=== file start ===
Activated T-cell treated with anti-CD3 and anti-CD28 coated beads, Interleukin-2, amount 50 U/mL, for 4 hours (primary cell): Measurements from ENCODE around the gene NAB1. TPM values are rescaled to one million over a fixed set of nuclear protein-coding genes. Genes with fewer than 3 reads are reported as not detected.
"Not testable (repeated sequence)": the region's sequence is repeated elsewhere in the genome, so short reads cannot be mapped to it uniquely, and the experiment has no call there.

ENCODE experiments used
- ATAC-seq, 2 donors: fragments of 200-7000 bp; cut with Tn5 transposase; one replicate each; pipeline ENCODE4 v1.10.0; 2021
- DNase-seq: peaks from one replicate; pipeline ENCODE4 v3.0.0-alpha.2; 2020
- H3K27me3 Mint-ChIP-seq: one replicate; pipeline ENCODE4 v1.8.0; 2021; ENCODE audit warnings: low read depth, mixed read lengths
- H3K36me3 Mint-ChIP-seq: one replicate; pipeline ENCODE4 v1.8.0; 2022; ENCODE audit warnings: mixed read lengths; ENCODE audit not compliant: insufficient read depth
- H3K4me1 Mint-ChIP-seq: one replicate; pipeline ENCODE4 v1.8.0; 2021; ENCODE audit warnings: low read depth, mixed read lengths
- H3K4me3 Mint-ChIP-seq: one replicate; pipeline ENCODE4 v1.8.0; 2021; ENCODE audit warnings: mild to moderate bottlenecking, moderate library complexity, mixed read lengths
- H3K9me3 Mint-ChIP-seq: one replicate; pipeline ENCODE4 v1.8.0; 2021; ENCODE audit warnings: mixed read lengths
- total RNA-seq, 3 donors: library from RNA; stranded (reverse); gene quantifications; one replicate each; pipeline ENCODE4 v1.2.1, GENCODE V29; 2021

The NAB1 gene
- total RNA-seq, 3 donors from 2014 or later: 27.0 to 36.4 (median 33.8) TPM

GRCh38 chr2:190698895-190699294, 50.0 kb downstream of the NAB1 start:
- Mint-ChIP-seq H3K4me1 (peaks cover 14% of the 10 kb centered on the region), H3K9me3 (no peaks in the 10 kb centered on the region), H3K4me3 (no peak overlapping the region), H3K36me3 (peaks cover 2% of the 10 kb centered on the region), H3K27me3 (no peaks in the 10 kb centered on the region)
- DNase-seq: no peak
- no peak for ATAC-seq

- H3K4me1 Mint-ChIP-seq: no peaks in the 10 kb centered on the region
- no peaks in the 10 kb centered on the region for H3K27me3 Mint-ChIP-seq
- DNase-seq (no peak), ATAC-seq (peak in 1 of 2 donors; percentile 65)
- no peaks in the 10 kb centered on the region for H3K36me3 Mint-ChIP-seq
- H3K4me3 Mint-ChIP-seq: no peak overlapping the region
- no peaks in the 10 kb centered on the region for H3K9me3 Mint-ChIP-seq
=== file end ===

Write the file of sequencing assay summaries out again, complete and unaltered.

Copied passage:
Activated T-cell treated with anti-CD3 and anti-CD28 coated beads, Interleukin-2, amount 50 U/mL, for 4 hours (primary cell): Measurements from ENCODE around the gene NAB1. TPM values are rescaled to one million over a fixed set of nuclear protein-coding genes. Genes with fewer than 3 reads are reported as not detected.
"Not testable (repeated sequence)": the region's sequence is repeated elsewhere in the genome, so short reads cannot be mapped to it uniquely, and the experiment has no call there.

ENCODE experiments used
- ATAC-seq, 2 donors: fragments of 200-7000 bp; cut with Tn5 transposase; one replicate each; pipeline ENCODE4 v1.10.0; 2021
- DNase-seq: peaks from one replicate; pipeline ENCODE4 v3.0.0-alpha.2; 2020
- H3K27me3 Mint-ChIP-seq: one replicate; pipeline ENCODE4 v1.8.0; 2021; ENCODE audit warnings: low read depth, mixed read lengths
- H3K36me3 Mint-ChIP-seq: one replicate; pipeline ENCODE4 v1.8.0; 2022; ENCODE audit warnings: mixed read lengths; ENCODE audit not compliant: insufficient read depth
- H3K4me1 Mint-ChIP-seq: one replicate; pipeline ENCODE4 v1.8.0; 2021; ENCODE audit warnings: low read depth, mixed read lengths
- H3K4me3 Mint-ChIP-seq: one replicate; pipeline ENCODE4 v1.8.0; 2021; ENCODE audit warnings: mild to moderate bottlenecking, moderate library complexity, mixed read lengths
- H3K9me3 Mint-ChIP-seq: one replicate; pipeline ENCODE4 v1.8.0; 2021; ENCODE audit warnings: mixed read lengths
- total RNA-seq, 3 donors: library from RNA; stranded (reverse); gene quantifications; one replicate each; pipeline ENCODE4 v1.2.1, GENCODE V29; 2021

The NAB1 gene
- total RNA-seq, 3 donors from 2014 or later: 27.0 to 36.4 (median 33.8) TPM

GRCh38 chr2:190698895-190699294, 50.0 kb downstream of the NAB1 start:
- Mint-ChIP-seq H3K4me1 (peaks cover 14% of the 10 kb centered on the region), H3K9me3 (no peaks in the 10 kb centered on the region), H3K4me3 (no peak overlapping the region), H3K36me3 (peaks cover 2% of the 10 kb centered on the region), H3K27me3 (no peaks in the 10 kb centered on the region)
- DNase-seq: no peak
- no peak for ATAC-seq

- H3K4me1 Mint-ChIP-seq: no peaks in the 10 kb centered on the region
- no peaks in the 10 kb centered on the region for H3K27me3 Mint-ChIP-seq
- DNase-seq (no peak), ATAC-seq (peak in 1 of 2 donors; percentile 65)
- no peaks in the 10 kb centered on the region for H3K36me3 Mint-ChIP-seq
- H3K4me3 Mint-ChIP-seq: no peak overlapping the region
- no peaks in the 10 kb centered on the region for H3K9me3 Mint-ChIP-seq